Inferior quality is one issue. Even worse is Chevy's apparant willingness to deny the problem and take care of their customers. This is one reason so many of their customers now buy Toyotas. I'm sure it's expensive to correct this problem. I'm inclined to think that they have gambled that it's cheaper to loose customers and or fight it in court when the time comes.
As it happens, I'm in the market for a new vehicle. I was considering a new small Chevy as a town car. This article has convinced me that this is a bad idea.
While almost every article that appears in this column relates to poor "engineering", I would suggest that MORE people who experience these situations take the time to contact the various gov't oversite agencies to formally complain. That is the ONLY way that manufacturers and/or distributors are going to get the message. This is especially true for the automotive industry. This article is a prime example for such an occurrence. The family involved should have NOT wasted their efforts to contact CHEVROLET, instead they should have contacted the NHTSA, highlighted all the facts, and then waited for a response. IF, in fact, an internet search showed several thousand entries from other owners experiencing the same malfunction, that would have been sufficient "ammunition" to generate interest at the agency. Contacting Consumer Protection Agencies in local state gov'ts may also offer some relief, since the dealership which sold the vehicle may have to answer to a gov't agent, a burden they'd rather avoid!
There is another possible reason the original brush springs were low tension. The following is speculation--I have no direct involvement with the electric power steering on this car. Steering systems are very sensitive to friction, even small amounts of friction can make steering unpleasant--for example, not return promptly to center when released. Adding a gear drive and motor to the steering column adds new sources of friction/stiction in the most sensitive place--close to the steering wheel. I'll speculate that an attempt (perhaps misguided, in terms of the service history) was made to reduce the motor brush friction to the bare minimum in an effort to control the overall system friction.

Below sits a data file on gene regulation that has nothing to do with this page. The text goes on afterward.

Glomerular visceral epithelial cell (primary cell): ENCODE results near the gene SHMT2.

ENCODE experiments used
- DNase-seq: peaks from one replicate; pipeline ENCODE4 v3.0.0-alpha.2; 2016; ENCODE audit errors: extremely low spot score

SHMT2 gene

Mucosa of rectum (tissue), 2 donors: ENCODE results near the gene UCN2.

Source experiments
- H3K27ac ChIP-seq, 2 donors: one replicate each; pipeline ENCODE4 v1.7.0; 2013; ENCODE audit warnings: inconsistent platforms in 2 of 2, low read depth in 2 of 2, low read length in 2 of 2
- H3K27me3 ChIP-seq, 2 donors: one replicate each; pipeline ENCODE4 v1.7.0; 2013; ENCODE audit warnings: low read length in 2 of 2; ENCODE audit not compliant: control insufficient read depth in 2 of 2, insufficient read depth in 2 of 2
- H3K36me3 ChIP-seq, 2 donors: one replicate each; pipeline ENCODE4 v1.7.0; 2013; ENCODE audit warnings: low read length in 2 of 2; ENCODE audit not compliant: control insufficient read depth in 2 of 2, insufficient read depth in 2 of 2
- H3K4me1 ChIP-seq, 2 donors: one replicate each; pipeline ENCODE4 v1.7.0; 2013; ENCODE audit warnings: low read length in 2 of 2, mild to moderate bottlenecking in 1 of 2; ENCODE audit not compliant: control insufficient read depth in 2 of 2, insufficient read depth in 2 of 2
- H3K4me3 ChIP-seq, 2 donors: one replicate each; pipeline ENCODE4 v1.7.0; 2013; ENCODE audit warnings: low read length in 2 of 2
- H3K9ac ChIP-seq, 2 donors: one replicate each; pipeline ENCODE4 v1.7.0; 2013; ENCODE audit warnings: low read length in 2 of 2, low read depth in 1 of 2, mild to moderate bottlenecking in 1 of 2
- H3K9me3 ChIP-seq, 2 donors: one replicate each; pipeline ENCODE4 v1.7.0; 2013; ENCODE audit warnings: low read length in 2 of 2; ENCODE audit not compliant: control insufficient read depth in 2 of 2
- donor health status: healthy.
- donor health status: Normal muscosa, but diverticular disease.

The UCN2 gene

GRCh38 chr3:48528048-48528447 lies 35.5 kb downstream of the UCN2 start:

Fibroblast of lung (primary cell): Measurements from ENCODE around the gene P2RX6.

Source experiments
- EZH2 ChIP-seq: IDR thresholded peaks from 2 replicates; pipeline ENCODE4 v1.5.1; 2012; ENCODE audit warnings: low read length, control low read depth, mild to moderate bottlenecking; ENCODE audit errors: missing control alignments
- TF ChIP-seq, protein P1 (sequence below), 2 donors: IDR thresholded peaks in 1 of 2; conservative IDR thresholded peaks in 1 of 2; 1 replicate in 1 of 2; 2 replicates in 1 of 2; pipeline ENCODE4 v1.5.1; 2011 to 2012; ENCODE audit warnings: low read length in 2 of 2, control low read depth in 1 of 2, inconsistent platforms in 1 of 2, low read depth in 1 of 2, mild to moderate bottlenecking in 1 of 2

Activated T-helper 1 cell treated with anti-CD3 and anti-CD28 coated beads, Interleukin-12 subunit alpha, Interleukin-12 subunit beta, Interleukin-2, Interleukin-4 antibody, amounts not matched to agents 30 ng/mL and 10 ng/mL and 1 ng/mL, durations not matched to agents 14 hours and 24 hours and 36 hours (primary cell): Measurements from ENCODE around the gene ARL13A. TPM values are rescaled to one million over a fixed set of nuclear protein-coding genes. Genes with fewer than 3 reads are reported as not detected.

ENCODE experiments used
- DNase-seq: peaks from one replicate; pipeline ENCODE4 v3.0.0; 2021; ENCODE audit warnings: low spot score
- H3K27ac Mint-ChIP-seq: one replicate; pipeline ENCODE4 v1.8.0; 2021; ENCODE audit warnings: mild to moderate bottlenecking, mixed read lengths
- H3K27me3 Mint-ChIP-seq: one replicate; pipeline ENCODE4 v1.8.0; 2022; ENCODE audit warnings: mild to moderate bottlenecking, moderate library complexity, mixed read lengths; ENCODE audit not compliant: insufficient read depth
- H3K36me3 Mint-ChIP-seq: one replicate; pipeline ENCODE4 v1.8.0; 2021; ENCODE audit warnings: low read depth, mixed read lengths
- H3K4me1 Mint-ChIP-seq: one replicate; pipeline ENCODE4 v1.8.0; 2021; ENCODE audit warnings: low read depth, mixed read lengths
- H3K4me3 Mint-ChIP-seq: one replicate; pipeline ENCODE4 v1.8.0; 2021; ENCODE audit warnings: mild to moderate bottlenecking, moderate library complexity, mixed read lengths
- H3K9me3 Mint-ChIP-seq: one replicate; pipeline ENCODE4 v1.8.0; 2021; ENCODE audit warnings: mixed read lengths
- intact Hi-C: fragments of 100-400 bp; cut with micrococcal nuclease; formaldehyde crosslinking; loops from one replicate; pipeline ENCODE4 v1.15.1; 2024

If friction was an original engineering concern, perhaps a brushless motor, and/or a direct drive motor (low RPM torque motor) would have been a better solution?
The idea of electric assist power steering is scary to me.Last week, the battery on my RAV4 lost one cell.My wife called and I gave her a jump.I then drove the car to work, planning on replacing the battery after work.What I found was, as long as the revs on the engine were up, all was fine.However, at one point, as I was exiting the freeway, the revs dropped and apparently the voltage to the power steering dropped. When the power steering kicked out, I almost ran off the exit ramp.Very dangerous. This will at some point cause a serious accident.
@Greg Stirling: Tempering the almighty drive to roll out low-cost products with CS engineering expertise is definitely becoming a difficult balancing act for many engineering organizations. Mr. Horton is lucky that his background and skill set let him attack the steering problems head-on--most average car buyers are not as fortunate. I say take to the Twittersphere and spread the tale of caution and the potential fix--I'd be hardpressed to think Chevy won't be listening!
We have ourselves to blame for this race to the bottom. The big-box business model is the lowest cost products, regardless of quality or service provided. The big-box business model is SUCCESSFUL; how many independent, local, small-town hardware stores are still around? The small town hardware stores arguably had better, personal service, might have had higher quality products, but the cost was higher as well.
Airlines have raced each other to the bottom as well. There's not a single airline that offers a hot meal as part of the ticket anymore. Most don't even offer hot meals! Quality of service was sacrificed at the altar of low cost.
Many people will claim they will pay higher prices for better quality, but the market proves this is not the case.
Problems like this seem to permeate the manufacturing industry. A company saving a few cents or dollars on a substandard cost reduced component which affects the function of the whole system - in this case a car. I am sure whoever buys this car would be happy to spend another $2.00 to have one that is reliable.
There is a commodity in design engineering I call CS. Collectivly, some companies have it and some don't. Some engineers have it but management won't listen. Some companies have it, but have to hire outside contractors to provide CS.
Robots that walk have come a long way from simple barebones walking machines or pairs of legs without an upper body and head. Much of the research these days focuses on making more humanoid robots. But they are not all created equal.
The IEEE Computer Society has named the top 10 trends for 2014. You can expect the convergence of cloud computing and mobile devices, advances in health care data and devices, as well as privacy issues in social media to make the headlines. And 3D printing came out of nowhere to make a big splash.
For industrial control applications, or even a simple assembly line, that machine can go almost 24/7 without a break. But what happens when the task is a little more complex? That’s where the “smart” machine would come in. The smart machine is one that has some simple (or complex in some cases) processing capability to be able to adapt to changing conditions. Such machines are suited for a host of applications, including automotive, aerospace, defense, medical, computers and electronics, telecommunications, consumer goods, and so on. This discussion will examine what’s possible with smart machines, and what tradeoffs need to be made to implement such a solution.